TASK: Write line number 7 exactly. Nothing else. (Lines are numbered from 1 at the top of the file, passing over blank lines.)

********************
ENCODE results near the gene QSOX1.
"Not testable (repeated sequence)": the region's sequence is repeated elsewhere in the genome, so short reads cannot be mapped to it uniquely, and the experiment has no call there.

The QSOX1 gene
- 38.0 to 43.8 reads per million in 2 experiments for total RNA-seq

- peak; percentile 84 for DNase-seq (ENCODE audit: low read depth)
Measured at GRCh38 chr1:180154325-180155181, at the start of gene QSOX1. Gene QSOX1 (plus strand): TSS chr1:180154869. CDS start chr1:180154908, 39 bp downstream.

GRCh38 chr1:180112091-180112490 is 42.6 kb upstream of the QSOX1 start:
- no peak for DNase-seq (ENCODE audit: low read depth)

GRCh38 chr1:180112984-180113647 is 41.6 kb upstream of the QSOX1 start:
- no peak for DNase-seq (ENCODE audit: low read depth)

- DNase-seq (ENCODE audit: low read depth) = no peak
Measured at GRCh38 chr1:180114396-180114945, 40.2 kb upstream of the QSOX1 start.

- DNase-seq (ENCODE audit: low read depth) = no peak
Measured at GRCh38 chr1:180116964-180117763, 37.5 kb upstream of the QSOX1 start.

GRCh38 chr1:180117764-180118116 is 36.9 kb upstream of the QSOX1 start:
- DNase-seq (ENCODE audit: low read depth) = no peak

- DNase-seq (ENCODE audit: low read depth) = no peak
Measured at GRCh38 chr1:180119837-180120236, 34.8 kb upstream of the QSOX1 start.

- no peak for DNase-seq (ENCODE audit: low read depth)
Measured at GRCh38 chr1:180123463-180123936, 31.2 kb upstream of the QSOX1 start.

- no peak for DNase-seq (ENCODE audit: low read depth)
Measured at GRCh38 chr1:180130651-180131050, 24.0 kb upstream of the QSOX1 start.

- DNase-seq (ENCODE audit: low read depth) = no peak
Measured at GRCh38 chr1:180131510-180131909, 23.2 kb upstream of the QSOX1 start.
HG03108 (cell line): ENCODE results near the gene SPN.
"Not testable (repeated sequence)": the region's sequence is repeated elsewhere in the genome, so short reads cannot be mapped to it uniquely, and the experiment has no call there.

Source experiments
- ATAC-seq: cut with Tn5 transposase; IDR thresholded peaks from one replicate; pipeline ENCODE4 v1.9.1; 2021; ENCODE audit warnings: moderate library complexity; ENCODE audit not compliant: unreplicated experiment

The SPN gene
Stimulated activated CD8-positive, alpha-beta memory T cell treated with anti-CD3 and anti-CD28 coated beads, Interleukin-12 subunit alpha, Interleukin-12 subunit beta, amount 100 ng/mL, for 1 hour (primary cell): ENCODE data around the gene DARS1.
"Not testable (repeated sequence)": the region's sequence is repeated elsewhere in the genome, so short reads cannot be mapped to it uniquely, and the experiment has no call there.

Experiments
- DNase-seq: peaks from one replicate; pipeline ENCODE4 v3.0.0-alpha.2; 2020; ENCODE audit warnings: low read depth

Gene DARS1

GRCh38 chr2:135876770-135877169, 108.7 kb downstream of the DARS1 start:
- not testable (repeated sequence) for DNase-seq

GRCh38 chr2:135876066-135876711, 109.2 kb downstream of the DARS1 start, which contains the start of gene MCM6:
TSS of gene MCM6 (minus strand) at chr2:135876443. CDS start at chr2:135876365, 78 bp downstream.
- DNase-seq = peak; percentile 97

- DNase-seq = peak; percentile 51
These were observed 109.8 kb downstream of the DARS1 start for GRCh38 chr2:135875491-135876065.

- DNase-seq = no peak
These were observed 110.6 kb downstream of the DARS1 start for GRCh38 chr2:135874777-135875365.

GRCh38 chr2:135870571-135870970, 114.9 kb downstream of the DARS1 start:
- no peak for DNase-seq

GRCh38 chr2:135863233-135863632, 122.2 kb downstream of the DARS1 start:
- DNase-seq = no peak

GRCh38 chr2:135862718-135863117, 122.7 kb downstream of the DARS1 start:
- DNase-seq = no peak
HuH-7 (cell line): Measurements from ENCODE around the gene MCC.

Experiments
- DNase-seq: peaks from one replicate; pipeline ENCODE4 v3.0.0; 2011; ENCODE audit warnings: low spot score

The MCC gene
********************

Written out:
GRCh38 chr1:180112091-180112490 is 42.6 kb upstream of the QSOX1 start: